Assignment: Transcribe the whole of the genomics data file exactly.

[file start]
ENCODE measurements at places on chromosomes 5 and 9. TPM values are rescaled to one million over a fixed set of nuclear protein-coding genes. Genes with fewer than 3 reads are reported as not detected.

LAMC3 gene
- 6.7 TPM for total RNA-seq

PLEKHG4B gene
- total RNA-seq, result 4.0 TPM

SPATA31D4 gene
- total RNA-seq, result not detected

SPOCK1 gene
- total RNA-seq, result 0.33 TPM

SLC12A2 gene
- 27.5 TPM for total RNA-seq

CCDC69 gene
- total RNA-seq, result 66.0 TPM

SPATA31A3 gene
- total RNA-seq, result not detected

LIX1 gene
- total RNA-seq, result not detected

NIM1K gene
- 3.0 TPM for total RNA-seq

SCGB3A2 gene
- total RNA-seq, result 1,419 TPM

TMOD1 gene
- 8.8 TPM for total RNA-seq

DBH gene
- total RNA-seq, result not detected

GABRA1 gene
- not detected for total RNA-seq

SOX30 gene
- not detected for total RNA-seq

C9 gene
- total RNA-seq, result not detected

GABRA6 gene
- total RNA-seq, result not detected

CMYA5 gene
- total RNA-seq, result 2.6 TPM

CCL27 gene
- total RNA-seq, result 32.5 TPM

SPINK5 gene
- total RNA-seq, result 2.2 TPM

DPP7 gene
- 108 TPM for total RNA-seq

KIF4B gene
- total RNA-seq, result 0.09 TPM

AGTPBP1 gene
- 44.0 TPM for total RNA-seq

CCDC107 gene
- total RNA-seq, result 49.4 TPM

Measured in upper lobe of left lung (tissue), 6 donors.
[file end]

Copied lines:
ENCODE measurements at places on chromosomes 5 and 9. TPM values are rescaled to one million over a fixed set of nuclear protein-coding genes. Genes with fewer than 3 reads are reported as not detected.

LAMC3 gene
- 6.7 TPM for total RNA-seq

PLEKHG4B gene
- total RNA-seq, result 4.0 TPM

SPATA31D4 gene
- total RNA-seq, result not detected

SPOCK1 gene
- total RNA-seq, result 0.33 TPM

SLC12A2 gene
- 27.5 TPM for total RNA-seq

CCDC69 gene
- total RNA-seq, result 66.0 TPM

SPATA31A3 gene
- total RNA-seq, result not detected

LIX1 gene
- total RNA-seq, result not detected

NIM1K gene
- 3.0 TPM for total RNA-seq

SCGB3A2 gene
- total RNA-seq, result 1,419 TPM

TMOD1 gene
- 8.8 TPM for total RNA-seq

DBH gene
- total RNA-seq, result not detected

GABRA1 gene
- not detected for total RNA-seq

SOX30 gene
- not detected for total RNA-seq

C9 gene
- total RNA-seq, result not detected

GABRA6 gene
- total RNA-seq, result not detected

CMYA5 gene
- total RNA-seq, result 2.6 TPM

CCL27 gene
- total RNA-seq, result 32.5 TPM

SPINK5 gene
- total RNA-seq, result 2.2 TPM

DPP7 gene
- 108 TPM for total RNA-seq

KIF4B gene
- total RNA-seq, result 0.09 TPM

AGTPBP1 gene
- 44.0 TPM for total RNA-seq

CCDC107 gene
- total RNA-seq, result 49.4 TPM

Measured in upper lobe of left lung (tissue), 6 donors.